Morocco, Spain and Portugal have been named hosts of the 2030 soccer World Cup, while Uruguay, Argentina and Paraguay will host the opening matches to mark the tournament’s centenary.
It will mark the first time a World Cup has been played across six separate countries, with the 2026 tournament in Canada, Mexico and the United States the only other edition to have more than two host nations.
The inaugural World Cup in 1930 was held in Uruguay and won by the hosts after they defeated Argentina in the final in Montevideo.
Spain have been awarded the World Cup weeks after their disgraced former chief Luis Rubiales was forced to step down following his allegedly unsolicited kiss on the lips of player Jenni Hermoso at the Women’s World Cup.
Yesterday’s decision by FIFA marks the first time the World Cup will be staged across three continents and six countries, which might mean group matches will have to be held in different seasons based on the hemisphere.
The decision is set to be ratified at a FIFA congress next year according to FIFA President, Gianni Infantino.
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“The FIFA Council unanimously agreed that the sole candidacy will be the combined bid of Morocco, Portugal, and Spain, which will host the event in 2030 and qualify automatically from the existing slot allocation subject to the completion of a successful bidding process conducted by FIFA and a decision by the FIFA Congress in 2024,” FIFA said in a statement.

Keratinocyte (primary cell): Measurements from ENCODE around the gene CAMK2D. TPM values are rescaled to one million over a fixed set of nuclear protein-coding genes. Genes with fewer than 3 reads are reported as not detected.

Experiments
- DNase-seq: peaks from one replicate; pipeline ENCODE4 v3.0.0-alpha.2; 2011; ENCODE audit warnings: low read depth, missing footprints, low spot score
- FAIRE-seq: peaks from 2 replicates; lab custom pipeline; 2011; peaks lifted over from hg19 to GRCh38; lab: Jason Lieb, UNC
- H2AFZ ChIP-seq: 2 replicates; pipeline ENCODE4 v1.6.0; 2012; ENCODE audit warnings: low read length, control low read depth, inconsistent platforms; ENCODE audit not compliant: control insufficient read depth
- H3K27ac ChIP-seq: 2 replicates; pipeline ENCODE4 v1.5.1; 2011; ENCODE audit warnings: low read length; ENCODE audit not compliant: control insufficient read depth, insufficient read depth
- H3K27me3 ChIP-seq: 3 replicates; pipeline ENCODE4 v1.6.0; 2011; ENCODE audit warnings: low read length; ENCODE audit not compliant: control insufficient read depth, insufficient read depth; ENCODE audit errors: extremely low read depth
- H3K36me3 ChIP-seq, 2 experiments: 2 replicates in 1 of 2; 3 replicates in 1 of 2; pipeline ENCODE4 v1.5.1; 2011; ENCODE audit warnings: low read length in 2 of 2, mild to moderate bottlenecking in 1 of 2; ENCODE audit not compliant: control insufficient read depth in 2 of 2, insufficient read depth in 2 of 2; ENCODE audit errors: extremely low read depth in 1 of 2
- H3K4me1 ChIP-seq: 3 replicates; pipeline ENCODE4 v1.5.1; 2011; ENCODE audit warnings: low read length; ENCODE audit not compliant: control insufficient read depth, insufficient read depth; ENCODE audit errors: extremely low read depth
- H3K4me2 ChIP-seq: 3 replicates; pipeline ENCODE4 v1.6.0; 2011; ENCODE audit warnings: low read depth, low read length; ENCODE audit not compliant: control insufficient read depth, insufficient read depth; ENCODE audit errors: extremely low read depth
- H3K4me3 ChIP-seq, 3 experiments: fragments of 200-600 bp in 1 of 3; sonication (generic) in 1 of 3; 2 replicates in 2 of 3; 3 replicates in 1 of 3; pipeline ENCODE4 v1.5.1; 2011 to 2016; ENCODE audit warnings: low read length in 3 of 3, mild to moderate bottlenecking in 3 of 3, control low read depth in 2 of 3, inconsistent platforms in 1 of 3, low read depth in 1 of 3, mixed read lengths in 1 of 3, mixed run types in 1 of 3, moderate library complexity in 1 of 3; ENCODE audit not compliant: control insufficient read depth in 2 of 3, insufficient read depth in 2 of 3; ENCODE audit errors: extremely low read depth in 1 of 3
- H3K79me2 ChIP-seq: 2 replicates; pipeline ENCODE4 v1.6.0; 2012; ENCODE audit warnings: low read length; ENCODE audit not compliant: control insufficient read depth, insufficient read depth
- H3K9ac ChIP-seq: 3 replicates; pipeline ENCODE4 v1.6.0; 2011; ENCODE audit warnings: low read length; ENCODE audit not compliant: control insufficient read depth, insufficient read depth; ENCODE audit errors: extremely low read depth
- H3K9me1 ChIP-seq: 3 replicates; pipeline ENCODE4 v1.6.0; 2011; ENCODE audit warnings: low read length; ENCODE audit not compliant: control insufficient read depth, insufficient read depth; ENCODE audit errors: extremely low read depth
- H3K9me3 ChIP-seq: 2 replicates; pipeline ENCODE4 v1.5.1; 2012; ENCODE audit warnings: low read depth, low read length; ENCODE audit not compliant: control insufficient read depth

“Additionally, having taken into account the historical context of the first-ever FIFA World Cup, the FIFA Council further unanimously agreed to host a unique centenary celebration ceremony in the country’s capital, Montevideo… as well as three World Cup matches in Uruguay, Argentina and Paraguay respectively.”
Meanwhile, Saudi Arabia announced yesterday it plans to bid to host the 2034 World Cup, the latest step in a campaign to turn the kingdom into a global sports powerhouse.
The bid “Intends to deliver a world-class tournament and will draw inspiration from Saudi Arabia’s ongoing social and economic transformation and the country’s deep-rooted passion for football”, said a statement from the Saudi Arabian football federation.
News of the bid comes one year after neighbouring Qatar hosted the first World Cup in the Middle East, where the Saudi national team stunned the world with a group stage defeat of eventual winners Argentina.